As technology continues to become more automated, the risk of quantitative trading, robo-advisory, or market surveillance algorithms replacing banking jobs is a great threat to Wall Street and others in the financial services industry. Rep. Bill Foster of Wells Fargo predicts that 200,000 banking jobs in the U.S. will be lost over the next decade due to the introduction of new technologies (Rundle 1). These new technologies include Artificial Intelligence, Machine Learning, cloud-based analytical software, and much more. However, the implementation of these technologies is not the only reason why AI is taking over Wall Street. According to Professor Marcos Lopez de Prado, “Financial machine learning creates a number of challenges for the over six million people employed in the finance and insurance industry, many of whom will lose their jobs, not necessarily because they are replaced by machines, but because they are not trained to work alongside algorithms.” The adaptation of this advanced technology can only be as advanced as those who are capable of utilizing it efficiently. If a machine learning or cloud-based approach is implemented without proper training or qualified employees, there is a risk of algorithmic glitches that can lead to market manipulations, failure of proprietary software, or misguiding clients.
The most notable time when algorithmic trading dramatically manipulated the market was the Flash Crash of 2010. On May 6, 2010, the stock market suffered a trillion-dollar crash within 36 minutes before rebounding 70% by the end of the day. Since then, global exchanges like the New York Stock Exchange and Nasdaq have enforced market-wide circuit breakers that trigger a pause if declines exceed around 10% from its previous close or a complete stop in trading activity if declines exceed 20% from its previous close. This helps mitigate the risks of flash crashes occurring but does not eliminate the possibility, especially as high-frequency trading algorithms begin to dominate Wall Street. In a survey conducted with more than 3,800 respondents of CFA Institute members and candidates, 43% believe that their roles will change significantly within the next 5-10 years and that the three roles most likely to disappear are sales agents, traders and performance analysts (Fender 2). In order to adapt to advancements in technology, it is critical that companies develop training programs for employees to work alongside these algorithms.
In addition to the abundant amount of free online courses through Coursera or edX, many companies have developed their own internal learning platform to teach employees about company-specific processes or general courses. For example, the SS&C Learning Institute offers 322 online courses and 235 video lectures available to all employees through SS&C Learning. These courses range from a mix of general information to specific training on the various types of business units at SS&C. Despite all of the available information on the internet relating to advanced technology, not everyone knows Coursera offers free courses on Introduction to Artificial Intelligence (AI) through IBM or Machine Learning through Stanford University. It is the responsibility of a company to provide this information in an easily accessible format to their employees or they will struggle to keep up with competitors in their industry due to the potential for high turnover, low retention rates and general inefficiencies when using new technology.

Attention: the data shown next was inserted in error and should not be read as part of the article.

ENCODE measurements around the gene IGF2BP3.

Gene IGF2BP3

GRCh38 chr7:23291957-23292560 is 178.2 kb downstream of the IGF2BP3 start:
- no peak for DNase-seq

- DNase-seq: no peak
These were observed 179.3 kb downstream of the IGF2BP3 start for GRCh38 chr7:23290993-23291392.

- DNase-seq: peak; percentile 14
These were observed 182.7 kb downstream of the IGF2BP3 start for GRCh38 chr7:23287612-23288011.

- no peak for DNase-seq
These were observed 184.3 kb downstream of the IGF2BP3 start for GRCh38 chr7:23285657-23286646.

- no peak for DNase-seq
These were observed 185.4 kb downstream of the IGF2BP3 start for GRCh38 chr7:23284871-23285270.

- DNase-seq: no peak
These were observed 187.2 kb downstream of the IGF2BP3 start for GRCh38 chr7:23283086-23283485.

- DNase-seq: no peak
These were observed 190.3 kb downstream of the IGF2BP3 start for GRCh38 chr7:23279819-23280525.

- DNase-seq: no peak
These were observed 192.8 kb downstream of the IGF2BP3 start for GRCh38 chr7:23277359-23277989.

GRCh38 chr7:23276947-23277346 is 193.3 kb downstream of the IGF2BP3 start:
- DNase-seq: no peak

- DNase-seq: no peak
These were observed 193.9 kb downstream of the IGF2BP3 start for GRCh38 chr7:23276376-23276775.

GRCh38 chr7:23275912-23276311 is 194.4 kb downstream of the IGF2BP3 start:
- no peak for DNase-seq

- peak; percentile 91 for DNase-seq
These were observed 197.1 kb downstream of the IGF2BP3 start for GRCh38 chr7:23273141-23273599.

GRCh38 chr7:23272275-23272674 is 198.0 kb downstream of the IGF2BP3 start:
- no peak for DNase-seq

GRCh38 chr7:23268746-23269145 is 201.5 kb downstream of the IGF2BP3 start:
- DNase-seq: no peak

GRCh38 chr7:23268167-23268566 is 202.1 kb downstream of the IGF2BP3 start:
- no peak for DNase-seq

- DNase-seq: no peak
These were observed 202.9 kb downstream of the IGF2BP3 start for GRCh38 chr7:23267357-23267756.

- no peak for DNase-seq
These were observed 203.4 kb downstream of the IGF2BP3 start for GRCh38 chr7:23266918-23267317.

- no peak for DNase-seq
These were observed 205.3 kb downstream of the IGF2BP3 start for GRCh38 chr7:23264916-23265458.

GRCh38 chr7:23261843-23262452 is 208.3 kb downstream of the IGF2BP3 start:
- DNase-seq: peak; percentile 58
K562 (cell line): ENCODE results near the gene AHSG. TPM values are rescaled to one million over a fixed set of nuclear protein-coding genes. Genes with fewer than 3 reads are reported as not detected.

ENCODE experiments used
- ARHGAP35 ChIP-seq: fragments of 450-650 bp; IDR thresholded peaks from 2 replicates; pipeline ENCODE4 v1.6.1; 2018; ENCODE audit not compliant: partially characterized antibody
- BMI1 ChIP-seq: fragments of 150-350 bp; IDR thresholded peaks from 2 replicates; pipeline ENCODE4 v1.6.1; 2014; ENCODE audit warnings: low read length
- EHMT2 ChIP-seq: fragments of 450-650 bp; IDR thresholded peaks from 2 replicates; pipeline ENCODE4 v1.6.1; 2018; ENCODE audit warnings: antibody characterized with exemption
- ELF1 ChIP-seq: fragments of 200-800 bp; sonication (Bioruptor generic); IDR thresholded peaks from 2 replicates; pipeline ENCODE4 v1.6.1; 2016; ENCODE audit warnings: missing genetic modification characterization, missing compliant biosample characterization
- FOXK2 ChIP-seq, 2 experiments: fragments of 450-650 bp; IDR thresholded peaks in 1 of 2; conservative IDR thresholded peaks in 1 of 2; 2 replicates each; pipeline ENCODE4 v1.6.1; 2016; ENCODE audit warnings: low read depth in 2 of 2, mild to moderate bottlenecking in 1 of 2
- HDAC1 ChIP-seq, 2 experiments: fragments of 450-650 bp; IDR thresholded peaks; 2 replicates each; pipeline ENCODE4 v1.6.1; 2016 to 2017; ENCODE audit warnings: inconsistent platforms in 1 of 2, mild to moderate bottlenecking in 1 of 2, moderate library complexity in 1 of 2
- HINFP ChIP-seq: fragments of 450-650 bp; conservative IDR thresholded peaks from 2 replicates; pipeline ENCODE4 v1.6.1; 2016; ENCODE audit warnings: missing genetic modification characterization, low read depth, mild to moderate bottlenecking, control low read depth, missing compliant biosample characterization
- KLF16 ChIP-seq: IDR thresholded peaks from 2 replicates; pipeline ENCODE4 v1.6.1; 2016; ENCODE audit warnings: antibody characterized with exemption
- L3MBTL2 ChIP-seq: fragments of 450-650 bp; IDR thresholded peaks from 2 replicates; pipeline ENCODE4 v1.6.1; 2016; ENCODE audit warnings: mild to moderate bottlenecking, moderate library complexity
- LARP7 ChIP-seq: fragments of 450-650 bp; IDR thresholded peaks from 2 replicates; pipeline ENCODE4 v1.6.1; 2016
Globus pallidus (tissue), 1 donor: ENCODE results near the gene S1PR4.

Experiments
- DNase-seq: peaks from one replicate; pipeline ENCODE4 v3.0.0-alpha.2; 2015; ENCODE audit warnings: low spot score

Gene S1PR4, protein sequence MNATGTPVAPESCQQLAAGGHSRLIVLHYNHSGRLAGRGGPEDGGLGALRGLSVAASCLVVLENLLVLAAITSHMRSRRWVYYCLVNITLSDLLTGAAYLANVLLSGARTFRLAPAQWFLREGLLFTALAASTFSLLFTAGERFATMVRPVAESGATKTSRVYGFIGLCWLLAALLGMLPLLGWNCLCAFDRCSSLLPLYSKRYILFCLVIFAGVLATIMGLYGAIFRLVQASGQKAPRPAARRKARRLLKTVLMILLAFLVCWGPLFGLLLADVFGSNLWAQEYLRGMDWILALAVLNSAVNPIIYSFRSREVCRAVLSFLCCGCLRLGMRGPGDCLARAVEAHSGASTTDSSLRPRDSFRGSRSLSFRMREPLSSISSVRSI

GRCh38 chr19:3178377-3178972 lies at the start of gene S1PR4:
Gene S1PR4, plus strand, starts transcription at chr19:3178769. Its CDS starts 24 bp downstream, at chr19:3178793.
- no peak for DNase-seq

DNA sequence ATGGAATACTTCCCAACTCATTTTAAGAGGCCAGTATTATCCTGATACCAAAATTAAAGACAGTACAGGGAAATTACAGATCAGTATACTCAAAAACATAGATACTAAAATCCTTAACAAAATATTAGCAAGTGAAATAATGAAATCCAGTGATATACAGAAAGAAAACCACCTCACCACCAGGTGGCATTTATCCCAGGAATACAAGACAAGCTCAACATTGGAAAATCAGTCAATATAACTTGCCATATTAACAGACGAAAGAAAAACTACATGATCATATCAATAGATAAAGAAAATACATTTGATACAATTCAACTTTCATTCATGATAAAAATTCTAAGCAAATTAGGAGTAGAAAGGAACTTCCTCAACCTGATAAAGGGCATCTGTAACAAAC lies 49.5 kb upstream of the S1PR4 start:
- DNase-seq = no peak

If in-house training is not a possibility, outsourcing data analytics to a fund administrator can save valuable time that could be utilized in other areas of your business. SS&C Alogrithmics Workspace Analyzer provides a highly flexible analysis and reporting solution designed to quickly and efficiently integrate with your existing infrastructure. This integrated reporting tool includes optional add-ons for FRTB, SA-CCR, market risk, and ALM and liquidity risk.
If you are interested in learning more about SS&C Algorithmics, visit our product page.
Flash Crash image (Source Wikipedia):
Fender, Rebecca. “Hearing: ‘Robots on Wall Street: The Impact of AI on Capital Markets and Jobs in the Financial Services Industry.’” Testimony to the House Committee on Financial Services Task Force on Artificial Intelligence, U.S. House Committee on Financial Services, 6 Dec. 2019, financialservices.house.gov/uploadedfiles/hhrg-116-ba00-wstate-fenderr-20191206.pdf.
Kenton, Will. “Flash Crash Definition.” Investopedia, Investopedia, 18 Nov. 2019, www.investopedia.com/terms/f/flash-crash.asp.
Rundle, James. “Wall Street Braces for Impact of AI.” The Wall Street Journal, Dow Jones & Company, 9 Dec. 2019, www.wsj.com/articles/wall-street-braces-for-impact-of-ai-11575887402.
Written by Charles Infantino
Senior Associate, Regulatory Reporting